It’s 18 months since I decided to write a book. It had been in the idea form for a while. The more time I spent travelling back and forth to Sudan the more I realised that the story wasn’t being told properly. Each time I went to Darfur I stumbled across more inconsistencies in the grand narrative we had come to accept. There were Arabs fighting within the rebel ranks. There were rebels who had quit the movement because of human rights abuses. There were examples of the Khartoum government behaving in a pragmatic and reasonable way.
The more I looked at Darfur’s conflict, the more I realised the story that had developed in 2004 – of Arab Janjaweed unleashed by an evil government on African tribes which backed the rebels – was only a small part of the puzzle.
It was a conversation with Peter Eichstaedt in Bunia, Congo, that convinced me to put it all into a book. We were on our way back from an area close to the border with Southern Sudan where the thuggish Lord’s Resistance Army was up to its old tricks. For him, it was the final stages in writing a book about the LRA. For me it provided proof of how Khartoum’s tentacles spread through neighbouring countries and how International Criminal Court indictments had made a bad situation worse. If he could do it, so could I.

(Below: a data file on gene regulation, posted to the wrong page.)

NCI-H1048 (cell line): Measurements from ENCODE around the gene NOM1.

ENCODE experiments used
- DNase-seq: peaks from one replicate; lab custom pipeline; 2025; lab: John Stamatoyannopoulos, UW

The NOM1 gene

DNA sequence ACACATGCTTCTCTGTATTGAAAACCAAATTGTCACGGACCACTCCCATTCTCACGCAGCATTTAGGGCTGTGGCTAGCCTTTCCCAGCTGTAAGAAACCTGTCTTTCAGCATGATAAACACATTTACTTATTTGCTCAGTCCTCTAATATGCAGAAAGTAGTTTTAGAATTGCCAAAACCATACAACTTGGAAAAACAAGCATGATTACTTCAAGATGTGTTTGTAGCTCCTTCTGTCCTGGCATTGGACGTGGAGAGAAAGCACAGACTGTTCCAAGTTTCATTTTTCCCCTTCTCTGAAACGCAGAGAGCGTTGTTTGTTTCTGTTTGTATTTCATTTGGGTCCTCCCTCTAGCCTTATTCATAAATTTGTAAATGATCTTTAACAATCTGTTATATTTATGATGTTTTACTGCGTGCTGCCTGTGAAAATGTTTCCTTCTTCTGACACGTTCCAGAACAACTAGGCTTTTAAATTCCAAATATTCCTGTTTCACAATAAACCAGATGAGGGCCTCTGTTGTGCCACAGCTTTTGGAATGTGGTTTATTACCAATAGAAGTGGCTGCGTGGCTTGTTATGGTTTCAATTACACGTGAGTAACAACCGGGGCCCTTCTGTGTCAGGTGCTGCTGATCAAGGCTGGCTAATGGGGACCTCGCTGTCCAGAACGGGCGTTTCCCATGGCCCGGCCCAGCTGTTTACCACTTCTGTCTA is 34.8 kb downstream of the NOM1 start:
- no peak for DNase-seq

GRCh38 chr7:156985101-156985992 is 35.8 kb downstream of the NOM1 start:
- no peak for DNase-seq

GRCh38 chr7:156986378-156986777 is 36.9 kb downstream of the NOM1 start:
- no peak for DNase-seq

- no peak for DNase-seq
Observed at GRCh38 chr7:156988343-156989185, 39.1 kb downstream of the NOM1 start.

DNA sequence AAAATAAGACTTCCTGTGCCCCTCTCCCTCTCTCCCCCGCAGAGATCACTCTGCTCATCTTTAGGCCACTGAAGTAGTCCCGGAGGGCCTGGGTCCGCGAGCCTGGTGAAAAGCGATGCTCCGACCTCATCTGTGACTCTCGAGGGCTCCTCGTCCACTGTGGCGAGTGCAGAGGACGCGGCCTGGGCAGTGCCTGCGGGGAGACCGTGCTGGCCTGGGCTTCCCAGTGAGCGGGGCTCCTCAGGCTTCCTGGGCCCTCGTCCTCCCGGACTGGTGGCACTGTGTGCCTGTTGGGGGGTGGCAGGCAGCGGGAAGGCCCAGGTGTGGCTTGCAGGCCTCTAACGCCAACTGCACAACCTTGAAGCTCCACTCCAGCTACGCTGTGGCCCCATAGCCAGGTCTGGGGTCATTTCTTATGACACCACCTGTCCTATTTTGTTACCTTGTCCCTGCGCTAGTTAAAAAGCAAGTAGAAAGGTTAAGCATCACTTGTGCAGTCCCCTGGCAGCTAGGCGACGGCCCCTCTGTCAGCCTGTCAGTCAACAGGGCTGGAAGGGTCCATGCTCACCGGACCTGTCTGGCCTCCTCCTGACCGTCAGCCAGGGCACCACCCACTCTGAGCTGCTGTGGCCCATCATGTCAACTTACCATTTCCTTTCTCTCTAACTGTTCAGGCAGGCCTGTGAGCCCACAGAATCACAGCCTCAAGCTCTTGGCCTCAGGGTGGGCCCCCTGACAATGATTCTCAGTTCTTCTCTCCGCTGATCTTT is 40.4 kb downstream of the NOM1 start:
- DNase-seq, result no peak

Then I just sat down and wrote a chapter. It was a sort of reverse editing process. I pieced together the stories I had written on a trip into the Jebel Mara and filled in the gaps. I put back in the details in my notebook that weren’t needed in the published stories. They were half conversations or inconvenient points that would have confused the issue in a 600-word news story.
That process eventually took me through 10 chapters and 90,000 words.
All journalists simplify and generalise. It’s what we do to make an issue immediate, relevant and readable. In the case of Darfur though we have failed to respond as the nature of the war changed. My book, Saving Darfur, is published next week and attempts to add back in the complicating factors until a different sort of picture emerges.